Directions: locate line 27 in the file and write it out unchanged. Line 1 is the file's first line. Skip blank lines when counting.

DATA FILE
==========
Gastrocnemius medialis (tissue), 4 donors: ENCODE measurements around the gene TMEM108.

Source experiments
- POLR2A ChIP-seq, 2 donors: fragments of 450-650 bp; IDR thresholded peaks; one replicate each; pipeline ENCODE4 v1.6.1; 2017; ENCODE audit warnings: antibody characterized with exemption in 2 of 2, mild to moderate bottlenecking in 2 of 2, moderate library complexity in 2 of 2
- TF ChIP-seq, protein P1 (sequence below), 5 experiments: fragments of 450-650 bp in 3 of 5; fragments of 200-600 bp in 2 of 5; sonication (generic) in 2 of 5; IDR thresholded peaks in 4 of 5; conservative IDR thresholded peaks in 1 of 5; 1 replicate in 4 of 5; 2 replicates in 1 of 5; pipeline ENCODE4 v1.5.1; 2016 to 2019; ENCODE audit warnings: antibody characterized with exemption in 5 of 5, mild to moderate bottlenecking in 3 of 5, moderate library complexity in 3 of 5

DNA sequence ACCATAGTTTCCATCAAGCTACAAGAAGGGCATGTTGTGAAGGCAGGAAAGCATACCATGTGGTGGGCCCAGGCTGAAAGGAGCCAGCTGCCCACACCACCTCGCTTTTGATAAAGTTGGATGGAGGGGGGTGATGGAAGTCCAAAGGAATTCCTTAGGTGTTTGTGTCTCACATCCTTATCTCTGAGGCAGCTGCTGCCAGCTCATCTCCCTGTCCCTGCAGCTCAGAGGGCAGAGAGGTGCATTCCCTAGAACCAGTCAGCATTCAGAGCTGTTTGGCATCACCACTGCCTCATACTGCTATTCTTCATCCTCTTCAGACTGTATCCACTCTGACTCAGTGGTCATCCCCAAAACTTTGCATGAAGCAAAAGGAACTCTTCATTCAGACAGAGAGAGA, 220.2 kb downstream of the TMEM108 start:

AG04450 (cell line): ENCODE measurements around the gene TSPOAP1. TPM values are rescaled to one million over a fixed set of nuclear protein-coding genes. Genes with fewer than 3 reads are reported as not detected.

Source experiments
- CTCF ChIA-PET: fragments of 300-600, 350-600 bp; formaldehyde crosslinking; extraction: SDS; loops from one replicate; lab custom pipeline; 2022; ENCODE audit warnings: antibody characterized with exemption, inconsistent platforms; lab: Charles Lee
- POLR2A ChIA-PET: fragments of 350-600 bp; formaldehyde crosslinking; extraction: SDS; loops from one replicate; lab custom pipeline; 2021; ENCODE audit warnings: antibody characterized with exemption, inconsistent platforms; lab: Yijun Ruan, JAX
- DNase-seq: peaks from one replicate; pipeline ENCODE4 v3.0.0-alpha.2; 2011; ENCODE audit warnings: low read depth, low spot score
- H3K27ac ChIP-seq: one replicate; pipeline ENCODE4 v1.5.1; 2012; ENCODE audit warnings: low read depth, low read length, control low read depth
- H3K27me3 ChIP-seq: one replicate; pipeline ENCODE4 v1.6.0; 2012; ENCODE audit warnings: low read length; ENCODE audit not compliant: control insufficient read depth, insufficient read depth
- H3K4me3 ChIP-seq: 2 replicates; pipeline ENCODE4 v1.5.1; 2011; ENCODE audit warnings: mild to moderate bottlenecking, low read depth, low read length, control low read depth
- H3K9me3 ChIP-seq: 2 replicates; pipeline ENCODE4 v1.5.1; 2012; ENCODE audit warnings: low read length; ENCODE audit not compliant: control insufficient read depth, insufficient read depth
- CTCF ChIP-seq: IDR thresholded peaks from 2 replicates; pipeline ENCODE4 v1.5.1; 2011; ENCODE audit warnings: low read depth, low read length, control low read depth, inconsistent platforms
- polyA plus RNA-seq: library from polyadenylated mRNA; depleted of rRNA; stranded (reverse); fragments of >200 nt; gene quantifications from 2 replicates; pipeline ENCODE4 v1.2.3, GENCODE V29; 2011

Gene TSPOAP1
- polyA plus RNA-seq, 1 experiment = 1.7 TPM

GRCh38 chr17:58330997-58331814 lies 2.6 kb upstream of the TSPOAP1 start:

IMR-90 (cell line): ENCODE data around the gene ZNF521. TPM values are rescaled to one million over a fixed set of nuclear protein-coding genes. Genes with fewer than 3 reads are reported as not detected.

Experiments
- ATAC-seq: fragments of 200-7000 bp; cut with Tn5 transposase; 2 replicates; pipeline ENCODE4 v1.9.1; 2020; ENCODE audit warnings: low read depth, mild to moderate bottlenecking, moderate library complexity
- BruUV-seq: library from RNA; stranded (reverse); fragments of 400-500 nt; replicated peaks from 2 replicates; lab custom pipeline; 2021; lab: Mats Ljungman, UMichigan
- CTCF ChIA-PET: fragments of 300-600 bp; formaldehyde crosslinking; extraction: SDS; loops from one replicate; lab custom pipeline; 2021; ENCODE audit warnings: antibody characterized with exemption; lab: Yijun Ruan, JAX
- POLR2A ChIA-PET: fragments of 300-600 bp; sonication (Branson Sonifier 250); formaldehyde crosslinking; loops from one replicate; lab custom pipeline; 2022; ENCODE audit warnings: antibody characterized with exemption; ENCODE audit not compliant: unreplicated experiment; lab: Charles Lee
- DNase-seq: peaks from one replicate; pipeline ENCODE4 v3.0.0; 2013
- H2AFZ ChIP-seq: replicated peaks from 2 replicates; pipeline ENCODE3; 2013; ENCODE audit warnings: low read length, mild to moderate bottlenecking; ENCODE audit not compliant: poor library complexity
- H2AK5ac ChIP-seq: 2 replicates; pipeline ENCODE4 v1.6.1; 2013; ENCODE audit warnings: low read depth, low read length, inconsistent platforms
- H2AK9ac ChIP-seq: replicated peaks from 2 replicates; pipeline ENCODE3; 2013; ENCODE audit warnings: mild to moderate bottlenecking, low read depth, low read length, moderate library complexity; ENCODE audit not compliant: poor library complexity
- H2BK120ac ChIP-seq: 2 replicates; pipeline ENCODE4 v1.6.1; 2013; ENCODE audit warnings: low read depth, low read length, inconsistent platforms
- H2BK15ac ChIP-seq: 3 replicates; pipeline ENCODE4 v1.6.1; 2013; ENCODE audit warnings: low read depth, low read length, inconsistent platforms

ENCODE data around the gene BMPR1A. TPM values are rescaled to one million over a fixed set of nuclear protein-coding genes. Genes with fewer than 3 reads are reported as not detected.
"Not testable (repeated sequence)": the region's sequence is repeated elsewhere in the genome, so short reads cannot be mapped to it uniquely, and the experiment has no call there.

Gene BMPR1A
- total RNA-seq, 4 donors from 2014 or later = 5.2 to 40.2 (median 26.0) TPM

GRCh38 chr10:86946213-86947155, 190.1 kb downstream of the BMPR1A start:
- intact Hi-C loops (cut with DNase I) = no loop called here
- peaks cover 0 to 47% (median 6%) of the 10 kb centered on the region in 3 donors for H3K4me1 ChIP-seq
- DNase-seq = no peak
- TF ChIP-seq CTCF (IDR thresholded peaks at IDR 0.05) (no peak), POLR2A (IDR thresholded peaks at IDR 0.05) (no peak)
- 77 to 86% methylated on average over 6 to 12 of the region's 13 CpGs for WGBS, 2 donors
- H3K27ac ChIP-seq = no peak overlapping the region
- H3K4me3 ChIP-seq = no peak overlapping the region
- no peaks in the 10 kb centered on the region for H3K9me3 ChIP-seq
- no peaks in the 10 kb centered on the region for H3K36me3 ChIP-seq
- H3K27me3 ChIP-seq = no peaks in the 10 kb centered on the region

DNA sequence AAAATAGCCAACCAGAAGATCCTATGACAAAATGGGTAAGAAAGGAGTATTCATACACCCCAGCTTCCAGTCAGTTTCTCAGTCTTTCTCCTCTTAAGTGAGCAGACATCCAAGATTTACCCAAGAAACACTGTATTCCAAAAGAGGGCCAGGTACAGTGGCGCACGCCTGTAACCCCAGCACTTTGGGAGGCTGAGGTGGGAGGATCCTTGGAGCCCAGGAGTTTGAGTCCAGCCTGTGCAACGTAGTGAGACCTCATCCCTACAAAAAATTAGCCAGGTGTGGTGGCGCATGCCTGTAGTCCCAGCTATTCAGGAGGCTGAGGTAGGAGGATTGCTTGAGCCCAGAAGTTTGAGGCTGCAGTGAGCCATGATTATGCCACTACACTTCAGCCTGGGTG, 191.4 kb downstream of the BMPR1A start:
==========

- H2AFZ ChIP-seq: replicated peaks from 2 replicates; pipeline ENCODE3; 2013; ENCODE audit warnings: low read length, mild to moderate bottlenecking; ENCODE audit not compliant: poor library complexity